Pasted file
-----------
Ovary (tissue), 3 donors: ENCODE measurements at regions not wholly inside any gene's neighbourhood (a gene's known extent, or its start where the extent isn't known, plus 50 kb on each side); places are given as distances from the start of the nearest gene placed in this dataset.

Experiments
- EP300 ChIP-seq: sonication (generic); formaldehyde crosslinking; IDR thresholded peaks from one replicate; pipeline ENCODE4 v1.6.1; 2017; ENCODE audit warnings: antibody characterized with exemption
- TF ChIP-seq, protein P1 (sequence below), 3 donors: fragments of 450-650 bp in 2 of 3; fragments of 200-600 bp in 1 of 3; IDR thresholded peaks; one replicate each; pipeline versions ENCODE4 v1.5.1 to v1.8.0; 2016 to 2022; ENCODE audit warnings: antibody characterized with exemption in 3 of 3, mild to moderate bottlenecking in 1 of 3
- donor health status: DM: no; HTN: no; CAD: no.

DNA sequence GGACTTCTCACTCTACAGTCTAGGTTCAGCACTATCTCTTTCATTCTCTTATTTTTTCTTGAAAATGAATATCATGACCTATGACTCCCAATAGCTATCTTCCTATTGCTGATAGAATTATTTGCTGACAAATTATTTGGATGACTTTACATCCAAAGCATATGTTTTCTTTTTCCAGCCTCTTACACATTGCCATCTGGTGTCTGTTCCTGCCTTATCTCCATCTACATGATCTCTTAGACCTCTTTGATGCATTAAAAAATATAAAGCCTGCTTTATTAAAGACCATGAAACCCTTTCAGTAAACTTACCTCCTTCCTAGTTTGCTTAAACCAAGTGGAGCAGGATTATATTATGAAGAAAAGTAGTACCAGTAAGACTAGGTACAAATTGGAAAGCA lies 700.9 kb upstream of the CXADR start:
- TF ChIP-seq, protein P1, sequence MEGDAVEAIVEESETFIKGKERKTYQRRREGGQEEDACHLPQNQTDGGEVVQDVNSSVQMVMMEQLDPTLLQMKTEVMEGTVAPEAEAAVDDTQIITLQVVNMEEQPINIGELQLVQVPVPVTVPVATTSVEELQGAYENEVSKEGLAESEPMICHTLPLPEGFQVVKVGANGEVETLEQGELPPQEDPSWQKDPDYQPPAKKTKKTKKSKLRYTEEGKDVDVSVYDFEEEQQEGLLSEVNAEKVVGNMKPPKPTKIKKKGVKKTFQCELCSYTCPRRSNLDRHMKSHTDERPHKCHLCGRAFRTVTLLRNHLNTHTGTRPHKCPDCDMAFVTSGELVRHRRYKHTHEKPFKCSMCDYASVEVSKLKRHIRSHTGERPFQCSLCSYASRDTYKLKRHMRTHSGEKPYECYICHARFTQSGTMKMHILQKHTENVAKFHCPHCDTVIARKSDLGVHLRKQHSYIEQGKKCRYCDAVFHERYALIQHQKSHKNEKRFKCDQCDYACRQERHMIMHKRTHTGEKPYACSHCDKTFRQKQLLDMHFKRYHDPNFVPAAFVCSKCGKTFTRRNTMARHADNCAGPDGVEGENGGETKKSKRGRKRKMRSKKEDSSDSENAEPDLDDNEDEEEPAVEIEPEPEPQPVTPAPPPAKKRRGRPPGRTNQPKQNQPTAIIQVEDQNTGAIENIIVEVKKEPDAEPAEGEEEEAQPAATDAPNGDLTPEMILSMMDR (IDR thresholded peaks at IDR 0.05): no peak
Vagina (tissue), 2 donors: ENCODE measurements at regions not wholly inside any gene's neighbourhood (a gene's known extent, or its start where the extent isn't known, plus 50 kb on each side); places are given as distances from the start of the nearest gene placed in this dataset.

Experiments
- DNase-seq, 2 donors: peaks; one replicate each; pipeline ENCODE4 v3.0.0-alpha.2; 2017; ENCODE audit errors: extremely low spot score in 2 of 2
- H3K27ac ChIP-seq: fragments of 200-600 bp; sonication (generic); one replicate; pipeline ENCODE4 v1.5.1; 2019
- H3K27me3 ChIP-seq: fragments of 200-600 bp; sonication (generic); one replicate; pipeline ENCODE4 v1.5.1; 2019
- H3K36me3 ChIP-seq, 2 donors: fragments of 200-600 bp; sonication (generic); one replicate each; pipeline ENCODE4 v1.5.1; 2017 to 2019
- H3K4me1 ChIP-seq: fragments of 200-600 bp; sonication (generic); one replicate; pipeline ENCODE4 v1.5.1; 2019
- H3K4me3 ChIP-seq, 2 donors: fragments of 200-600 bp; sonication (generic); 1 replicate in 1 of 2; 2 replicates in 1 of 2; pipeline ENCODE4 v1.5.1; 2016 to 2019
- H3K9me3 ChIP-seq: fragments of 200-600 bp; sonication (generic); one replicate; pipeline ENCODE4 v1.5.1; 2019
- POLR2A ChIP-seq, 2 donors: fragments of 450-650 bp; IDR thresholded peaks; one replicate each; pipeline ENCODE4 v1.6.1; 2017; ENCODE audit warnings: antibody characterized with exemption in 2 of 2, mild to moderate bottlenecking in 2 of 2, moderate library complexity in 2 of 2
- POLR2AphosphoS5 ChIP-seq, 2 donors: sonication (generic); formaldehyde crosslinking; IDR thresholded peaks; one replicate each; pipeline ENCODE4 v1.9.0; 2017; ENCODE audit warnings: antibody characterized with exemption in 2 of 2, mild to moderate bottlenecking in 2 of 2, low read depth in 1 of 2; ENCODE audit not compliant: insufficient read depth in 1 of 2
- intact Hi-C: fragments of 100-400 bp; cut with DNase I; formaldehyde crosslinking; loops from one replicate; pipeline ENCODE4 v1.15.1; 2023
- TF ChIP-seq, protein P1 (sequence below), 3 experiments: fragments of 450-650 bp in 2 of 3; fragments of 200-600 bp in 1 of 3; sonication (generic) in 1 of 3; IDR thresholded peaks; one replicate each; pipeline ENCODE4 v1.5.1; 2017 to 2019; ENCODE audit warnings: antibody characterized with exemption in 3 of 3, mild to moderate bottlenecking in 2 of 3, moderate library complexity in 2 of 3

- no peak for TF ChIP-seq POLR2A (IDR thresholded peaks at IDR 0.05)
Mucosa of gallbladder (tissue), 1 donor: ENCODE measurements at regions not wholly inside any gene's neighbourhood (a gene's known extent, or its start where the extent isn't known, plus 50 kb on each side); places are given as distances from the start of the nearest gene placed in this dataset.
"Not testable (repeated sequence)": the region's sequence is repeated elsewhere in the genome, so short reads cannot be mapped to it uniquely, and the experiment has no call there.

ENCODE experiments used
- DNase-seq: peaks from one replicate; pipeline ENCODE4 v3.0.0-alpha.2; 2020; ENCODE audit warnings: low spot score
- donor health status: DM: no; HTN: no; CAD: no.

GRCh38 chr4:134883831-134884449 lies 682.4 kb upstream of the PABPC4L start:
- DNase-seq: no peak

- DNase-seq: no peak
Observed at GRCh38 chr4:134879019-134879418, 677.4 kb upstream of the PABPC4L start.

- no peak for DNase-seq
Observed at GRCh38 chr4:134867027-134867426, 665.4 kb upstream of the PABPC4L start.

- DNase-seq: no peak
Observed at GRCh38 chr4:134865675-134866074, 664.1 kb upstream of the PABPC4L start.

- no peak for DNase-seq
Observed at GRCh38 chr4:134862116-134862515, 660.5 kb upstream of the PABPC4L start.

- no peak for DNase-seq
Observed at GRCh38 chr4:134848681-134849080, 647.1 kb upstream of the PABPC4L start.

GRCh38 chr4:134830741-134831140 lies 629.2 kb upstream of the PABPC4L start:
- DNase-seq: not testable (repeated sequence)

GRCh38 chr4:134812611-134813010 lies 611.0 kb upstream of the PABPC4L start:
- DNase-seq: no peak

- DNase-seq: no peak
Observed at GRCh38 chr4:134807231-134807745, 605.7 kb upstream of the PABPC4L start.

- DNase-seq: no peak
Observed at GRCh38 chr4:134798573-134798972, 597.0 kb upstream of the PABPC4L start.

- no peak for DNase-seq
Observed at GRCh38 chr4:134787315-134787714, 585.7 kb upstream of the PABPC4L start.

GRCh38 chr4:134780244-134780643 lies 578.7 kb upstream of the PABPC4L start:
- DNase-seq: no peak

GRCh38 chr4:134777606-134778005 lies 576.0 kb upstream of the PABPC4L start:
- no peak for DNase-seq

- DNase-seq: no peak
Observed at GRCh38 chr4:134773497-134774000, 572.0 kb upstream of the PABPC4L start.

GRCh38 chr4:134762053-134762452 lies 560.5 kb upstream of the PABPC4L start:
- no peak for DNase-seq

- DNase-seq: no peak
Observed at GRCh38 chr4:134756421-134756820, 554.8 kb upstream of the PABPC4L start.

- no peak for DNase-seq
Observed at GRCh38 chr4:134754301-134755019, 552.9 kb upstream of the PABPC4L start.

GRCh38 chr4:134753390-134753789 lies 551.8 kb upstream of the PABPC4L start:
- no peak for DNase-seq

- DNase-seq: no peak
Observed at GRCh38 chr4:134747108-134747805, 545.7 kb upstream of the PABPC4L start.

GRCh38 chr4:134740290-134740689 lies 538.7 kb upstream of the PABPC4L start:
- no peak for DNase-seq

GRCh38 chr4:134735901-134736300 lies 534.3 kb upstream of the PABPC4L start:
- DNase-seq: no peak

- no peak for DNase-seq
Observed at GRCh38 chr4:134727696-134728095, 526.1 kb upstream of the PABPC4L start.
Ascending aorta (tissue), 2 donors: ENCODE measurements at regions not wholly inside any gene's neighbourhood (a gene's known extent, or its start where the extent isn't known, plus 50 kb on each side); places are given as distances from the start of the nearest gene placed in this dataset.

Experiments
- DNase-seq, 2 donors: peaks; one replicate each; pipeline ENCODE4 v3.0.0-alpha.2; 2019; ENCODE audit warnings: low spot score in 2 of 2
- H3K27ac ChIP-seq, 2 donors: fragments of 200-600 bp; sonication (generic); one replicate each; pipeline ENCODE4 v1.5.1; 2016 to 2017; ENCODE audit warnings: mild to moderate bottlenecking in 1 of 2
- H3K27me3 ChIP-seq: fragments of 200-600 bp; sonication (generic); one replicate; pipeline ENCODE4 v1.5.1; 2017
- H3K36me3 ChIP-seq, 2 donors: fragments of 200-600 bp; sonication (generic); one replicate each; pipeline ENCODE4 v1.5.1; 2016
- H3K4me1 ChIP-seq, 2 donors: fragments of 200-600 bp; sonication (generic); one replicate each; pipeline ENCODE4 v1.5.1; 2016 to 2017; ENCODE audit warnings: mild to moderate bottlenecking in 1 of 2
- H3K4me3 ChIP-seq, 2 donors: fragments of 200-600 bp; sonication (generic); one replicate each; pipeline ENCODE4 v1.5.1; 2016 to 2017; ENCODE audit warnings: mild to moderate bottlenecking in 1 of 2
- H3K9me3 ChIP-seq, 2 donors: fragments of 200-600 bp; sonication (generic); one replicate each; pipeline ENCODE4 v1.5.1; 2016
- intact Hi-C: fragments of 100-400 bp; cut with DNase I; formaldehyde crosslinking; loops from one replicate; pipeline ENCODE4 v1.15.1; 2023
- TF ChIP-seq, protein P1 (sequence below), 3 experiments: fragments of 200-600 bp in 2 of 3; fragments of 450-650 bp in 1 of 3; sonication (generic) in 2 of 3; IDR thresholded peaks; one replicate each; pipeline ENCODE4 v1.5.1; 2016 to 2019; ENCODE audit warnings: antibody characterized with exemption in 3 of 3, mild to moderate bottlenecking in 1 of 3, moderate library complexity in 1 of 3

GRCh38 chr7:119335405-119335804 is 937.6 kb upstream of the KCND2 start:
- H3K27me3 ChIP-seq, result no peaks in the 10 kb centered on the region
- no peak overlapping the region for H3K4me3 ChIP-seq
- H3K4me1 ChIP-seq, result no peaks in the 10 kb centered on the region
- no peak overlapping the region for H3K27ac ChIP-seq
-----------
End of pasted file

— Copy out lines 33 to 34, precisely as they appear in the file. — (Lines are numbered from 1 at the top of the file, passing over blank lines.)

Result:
- DNase-seq: no peak
Observed at GRCh38 chr4:134865675-134866074, 664.1 kb upstream of the PABPC4L start.